A woman embroiled in an online dating scam has ended up in Argentinian prison for two and a half years after accidentally smuggling drugs across international boarders.
And 59-year-old Sharon Armstrong from New Zealand recently revealed the details surrounding her imprisonment & the dating scam that led to it.
Around five years ago, Armstrong began online dating and one month in she met a man online and they both got along really well, talking every day for five and a half months.
Armstrong told news.com.au: “He talked about our future together. There were daily phone calls, emails, texts. When my computer was later analyzed they found more than 7,000 emails. But nothing visual.
“There was always an excuse for why he couldn’t Skype. Now I realize that for those 5.5 months I was being groomed very well through a number of tests to see if I could be trusted.”
The man, who Armstrong has chosen to keep anonymous for the safety of her friends and family, told her that he was a civil engineer and worked for a company that, to her, seemed legitimate.
He soon offered her a job working with him and in her excitement, agreed to travel to South America to collect the contract and return it to him in London.
Once in Buenos Aires, Armstrong was told by her online date’s colleagues to repack her belongings into a new suitcase that contained the contract.
On inspection, Armstrong realised that the contract was not in the bag, and when she asked why, was told that due to the need for high security, it had been sewn into the lining of the suitcase.
The 59-year-old was told she could check the lining if she wanted to, to make sure the contract was there, but she decided against it, saying she trusted the man she had fallen for.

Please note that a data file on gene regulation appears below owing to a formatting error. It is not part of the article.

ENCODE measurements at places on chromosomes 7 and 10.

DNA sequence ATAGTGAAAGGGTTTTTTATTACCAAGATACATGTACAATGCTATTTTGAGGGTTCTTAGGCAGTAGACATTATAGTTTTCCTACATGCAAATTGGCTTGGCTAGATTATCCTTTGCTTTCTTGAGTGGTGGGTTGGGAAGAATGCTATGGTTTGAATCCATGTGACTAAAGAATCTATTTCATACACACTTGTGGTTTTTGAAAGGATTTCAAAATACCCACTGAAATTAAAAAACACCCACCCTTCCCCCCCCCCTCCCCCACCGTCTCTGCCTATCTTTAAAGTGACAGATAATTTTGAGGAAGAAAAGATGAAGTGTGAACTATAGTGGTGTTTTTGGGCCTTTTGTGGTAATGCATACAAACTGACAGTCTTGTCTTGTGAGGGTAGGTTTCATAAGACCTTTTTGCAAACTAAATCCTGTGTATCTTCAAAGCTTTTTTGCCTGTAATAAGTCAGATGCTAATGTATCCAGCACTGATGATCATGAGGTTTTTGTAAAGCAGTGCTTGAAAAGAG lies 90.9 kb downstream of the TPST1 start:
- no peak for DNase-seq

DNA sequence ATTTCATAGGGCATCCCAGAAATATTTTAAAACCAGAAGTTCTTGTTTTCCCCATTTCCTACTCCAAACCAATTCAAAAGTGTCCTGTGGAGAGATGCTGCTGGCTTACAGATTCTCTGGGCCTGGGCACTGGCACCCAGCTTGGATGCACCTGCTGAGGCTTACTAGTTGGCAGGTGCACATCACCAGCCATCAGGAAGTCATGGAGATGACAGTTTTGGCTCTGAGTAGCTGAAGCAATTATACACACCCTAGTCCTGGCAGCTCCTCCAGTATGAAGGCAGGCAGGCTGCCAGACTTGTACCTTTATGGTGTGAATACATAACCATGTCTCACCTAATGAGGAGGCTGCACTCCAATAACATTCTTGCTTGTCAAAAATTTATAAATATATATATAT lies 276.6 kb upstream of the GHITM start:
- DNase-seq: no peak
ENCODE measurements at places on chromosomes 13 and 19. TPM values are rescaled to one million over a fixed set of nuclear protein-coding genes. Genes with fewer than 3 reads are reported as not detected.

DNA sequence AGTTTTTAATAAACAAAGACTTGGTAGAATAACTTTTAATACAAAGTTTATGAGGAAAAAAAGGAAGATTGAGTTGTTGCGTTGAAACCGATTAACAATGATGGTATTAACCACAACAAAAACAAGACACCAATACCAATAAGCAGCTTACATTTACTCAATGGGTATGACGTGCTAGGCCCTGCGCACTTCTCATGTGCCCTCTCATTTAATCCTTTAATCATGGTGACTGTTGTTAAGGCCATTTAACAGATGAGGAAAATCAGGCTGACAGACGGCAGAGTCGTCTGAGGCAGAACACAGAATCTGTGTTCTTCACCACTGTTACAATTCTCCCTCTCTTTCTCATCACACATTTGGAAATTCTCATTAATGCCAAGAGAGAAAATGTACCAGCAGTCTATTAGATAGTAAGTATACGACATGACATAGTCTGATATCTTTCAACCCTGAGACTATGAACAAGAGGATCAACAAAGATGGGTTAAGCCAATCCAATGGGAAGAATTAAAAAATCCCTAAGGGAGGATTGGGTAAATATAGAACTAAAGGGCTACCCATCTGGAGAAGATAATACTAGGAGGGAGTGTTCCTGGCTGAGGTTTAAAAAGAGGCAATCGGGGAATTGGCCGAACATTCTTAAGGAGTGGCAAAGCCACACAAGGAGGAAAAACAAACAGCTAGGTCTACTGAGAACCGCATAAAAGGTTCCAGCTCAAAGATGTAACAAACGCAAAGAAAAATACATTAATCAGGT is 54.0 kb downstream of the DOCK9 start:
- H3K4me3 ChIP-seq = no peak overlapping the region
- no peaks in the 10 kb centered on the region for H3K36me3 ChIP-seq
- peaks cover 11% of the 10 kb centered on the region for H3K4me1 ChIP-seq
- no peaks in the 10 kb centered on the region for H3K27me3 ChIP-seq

At the airport, Armstrong checked her bag in and went through customs, but was later called to the gate and told by airport police that they had found a strange object in her bag.
At closer inspection, Armstrong realised that the bag she had been given contained three long packages filled with a white powder that tested positive for cocaine.
She was immediately arrested and spent 2.5 years in an Argentinian prison.
Armstrong said: “I was arrested in April 2011 and in February 2012 my case went before a judge. They found me guilty and they sentenced me to four years and 10 months.
“My lawyers believed me, but the judge didn’t. The judges would say: “You’re an articulate, intelligent woman with great family support. How could you be scammed?” That was so disheartening.”
Her case was appealed and after it became clear she had been scammed, Armstrong’s sentence was reduced and she was deported back to New Zealand.
During her time in the Argentinian prison, Armstrong said she met 60-70 other women who had all been through similar experiences.
And she has appealed to other users of online dating sites, saying: “If I had any advice it would be to listen to your gut. It’s hard because when you have those rose-coloured glasses on, you don’t want them shattered. But if something feels too good to be true, then it probably is.
“If you’ve been talking to someone online but you’ve never seen their face and they ask you for money, or to go overseas, just don’t.”